- New provisions have been inserted into the Conveyancing Act 1919 deeming invalid a vendor’s right to unilaterally end an off-the-plan contract by rescission under a sunset clause.
- The new provisions have retrospective application from 2 November 2015. From this date, if a vendor seeks to rescind an off-the-plan contract under a sunset clause the vendor must first obtain the purchaser’s written consent or an order of the Supreme Court. The new provisions do not affect the purchaser’s rights under the contract.
- In granting the order for rescission, the Court must be satisfied that rescission is ‘just and equitable’ in all circumstances and must take into account certain considerations.
Recent reports of vendors exercising their contractual rights to rescind off-the-plan contracts by the purposeful manufacture of delays to trigger a rescission right under a sunset clause has resulted in intervention by the legislature.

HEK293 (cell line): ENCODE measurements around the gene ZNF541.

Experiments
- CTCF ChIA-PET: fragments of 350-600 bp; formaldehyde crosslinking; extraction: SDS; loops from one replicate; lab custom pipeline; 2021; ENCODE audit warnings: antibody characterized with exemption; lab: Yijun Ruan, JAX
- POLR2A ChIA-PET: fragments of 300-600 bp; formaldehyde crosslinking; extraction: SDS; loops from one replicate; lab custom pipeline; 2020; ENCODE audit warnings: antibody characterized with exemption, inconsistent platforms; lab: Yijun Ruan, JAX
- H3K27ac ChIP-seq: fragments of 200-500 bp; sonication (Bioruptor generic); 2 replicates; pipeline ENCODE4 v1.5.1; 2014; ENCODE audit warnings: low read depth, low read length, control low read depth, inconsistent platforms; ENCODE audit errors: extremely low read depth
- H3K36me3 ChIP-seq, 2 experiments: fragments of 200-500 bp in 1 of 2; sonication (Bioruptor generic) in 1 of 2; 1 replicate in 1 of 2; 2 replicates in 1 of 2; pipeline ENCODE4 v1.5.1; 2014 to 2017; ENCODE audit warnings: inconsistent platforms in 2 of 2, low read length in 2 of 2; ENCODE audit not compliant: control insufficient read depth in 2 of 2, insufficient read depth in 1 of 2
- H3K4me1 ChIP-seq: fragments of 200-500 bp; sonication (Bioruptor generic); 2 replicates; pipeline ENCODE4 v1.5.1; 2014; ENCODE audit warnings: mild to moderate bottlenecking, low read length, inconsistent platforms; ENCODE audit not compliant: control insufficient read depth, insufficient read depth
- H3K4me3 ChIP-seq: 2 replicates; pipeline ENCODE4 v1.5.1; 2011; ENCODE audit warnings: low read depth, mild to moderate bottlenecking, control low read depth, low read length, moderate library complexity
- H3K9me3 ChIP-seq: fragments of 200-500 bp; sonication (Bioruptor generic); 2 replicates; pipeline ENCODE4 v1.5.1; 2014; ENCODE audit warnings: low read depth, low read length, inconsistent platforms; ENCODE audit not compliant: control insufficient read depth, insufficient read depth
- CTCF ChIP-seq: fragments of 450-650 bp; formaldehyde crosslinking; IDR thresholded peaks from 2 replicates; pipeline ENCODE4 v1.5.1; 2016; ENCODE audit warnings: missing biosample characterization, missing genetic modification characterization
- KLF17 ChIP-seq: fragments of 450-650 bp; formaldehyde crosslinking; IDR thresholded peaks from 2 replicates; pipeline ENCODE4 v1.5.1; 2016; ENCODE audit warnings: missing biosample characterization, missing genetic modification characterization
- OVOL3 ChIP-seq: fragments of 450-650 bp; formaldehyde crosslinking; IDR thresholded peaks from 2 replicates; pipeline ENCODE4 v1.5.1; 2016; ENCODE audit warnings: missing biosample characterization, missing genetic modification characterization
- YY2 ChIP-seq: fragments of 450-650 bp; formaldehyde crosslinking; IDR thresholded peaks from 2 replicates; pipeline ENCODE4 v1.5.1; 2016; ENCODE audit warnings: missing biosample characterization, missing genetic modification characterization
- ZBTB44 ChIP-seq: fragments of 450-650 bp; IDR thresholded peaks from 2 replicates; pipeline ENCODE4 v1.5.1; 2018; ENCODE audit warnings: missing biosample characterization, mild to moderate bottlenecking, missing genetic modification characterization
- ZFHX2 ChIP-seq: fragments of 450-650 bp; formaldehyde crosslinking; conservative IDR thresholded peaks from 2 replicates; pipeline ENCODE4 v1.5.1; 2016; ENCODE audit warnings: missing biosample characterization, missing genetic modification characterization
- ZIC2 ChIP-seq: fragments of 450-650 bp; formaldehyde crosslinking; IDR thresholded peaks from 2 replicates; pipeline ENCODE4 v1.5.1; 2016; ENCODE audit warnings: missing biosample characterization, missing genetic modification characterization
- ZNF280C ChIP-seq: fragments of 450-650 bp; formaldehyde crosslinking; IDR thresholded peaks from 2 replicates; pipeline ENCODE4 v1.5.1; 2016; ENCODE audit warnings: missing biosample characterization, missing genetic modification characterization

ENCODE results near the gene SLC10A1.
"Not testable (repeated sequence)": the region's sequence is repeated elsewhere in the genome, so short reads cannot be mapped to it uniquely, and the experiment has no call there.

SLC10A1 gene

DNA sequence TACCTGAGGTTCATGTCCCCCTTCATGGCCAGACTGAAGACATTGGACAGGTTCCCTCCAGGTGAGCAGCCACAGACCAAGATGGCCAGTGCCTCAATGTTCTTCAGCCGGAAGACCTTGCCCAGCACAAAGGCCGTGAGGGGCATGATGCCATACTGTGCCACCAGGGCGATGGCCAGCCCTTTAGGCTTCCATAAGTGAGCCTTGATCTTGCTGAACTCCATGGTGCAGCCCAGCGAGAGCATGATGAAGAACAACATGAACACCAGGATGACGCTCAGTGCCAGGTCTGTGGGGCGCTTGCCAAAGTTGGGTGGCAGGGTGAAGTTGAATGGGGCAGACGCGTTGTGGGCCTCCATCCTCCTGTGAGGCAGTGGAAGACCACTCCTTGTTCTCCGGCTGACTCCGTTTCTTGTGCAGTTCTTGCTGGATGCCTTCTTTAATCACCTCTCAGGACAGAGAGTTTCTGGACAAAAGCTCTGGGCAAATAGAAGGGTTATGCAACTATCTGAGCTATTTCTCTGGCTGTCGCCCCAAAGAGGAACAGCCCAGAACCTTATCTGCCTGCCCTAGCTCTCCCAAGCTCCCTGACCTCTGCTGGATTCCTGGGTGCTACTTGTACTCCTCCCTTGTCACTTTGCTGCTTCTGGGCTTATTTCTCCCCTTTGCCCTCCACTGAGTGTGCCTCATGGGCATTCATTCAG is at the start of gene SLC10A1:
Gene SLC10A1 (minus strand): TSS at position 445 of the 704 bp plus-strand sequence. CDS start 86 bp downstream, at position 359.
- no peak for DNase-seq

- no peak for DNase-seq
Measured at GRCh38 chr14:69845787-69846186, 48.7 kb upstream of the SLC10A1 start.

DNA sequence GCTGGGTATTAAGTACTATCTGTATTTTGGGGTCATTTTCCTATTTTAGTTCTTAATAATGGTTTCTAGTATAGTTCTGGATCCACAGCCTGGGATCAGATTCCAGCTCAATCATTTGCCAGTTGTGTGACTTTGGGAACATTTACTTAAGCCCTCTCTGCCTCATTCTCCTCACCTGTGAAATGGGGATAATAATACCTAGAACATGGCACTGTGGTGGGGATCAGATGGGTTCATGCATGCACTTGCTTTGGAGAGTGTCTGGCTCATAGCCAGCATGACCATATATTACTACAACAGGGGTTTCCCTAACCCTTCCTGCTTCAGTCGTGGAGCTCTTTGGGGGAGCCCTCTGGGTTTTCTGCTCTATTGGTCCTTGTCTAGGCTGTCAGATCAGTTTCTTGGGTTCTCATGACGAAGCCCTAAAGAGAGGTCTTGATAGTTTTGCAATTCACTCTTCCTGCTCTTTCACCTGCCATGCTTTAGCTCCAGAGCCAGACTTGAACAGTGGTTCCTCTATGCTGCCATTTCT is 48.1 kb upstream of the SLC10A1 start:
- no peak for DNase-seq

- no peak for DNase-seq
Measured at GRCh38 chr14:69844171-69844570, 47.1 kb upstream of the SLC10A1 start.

On 17 November 2015, the NSW Government passed the Conveyancing Amendment (Sunset Clauses) Act 2015. The amending Act inserts the new Division 10 into part 4 of the Conveyancing Act 1919 that prevents vendors of an off-the-plan contract from rescinding the contract under a sunset clause. Where the sunset clause in the contract reserves the vendor’s right to rescind, the clause is voided and the new provisions will instead apply.
In off-the-plan contracts, the nominated sunset date is usually defined as the last date by which the developer must complete their primary obligation in the contract – to achieve registration of the relevant subdivision plan.
On registration, a plan of subdivision creates legally defined lots and boundaries of land, thereby enabling the vendor to convey the subject lot to the purchaser named in the contract for the price agreed at the time of exchange.
The new provisions are consumer protection-focused and the Minister’s second reading speech provides background to the urgent changes. Ultimately, the provisions seek to prohibit a vendor from rescinding an off-the-plan contract with one buyer under a sunset clause and reselling to someone else at a higher price. If the vendor intends to rescind the contract, they must now do so with the purchaser’s consent or leave of the Supreme Court. If an application is made to the Court by the vendor, the Court will undertake a review of the merits of the vendor’s application against the considerations in the new section 66ZL(7) of the Conveyancing Act 1919.